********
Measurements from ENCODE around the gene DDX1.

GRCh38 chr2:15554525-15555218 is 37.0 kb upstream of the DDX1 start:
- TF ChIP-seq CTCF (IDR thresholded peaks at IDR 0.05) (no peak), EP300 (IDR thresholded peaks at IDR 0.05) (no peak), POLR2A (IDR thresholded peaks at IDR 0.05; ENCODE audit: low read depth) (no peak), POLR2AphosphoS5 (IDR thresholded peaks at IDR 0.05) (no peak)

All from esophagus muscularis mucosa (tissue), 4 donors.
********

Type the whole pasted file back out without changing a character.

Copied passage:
Measurements from ENCODE around the gene DDX1.

GRCh38 chr2:15554525-15555218 is 37.0 kb upstream of the DDX1 start:
- TF ChIP-seq CTCF (IDR thresholded peaks at IDR 0.05) (no peak), EP300 (IDR thresholded peaks at IDR 0.05) (no peak), POLR2A (IDR thresholded peaks at IDR 0.05; ENCODE audit: low read depth) (no peak), POLR2AphosphoS5 (IDR thresholded peaks at IDR 0.05) (no peak)

All from esophagus muscularis mucosa (tissue), 4 donors.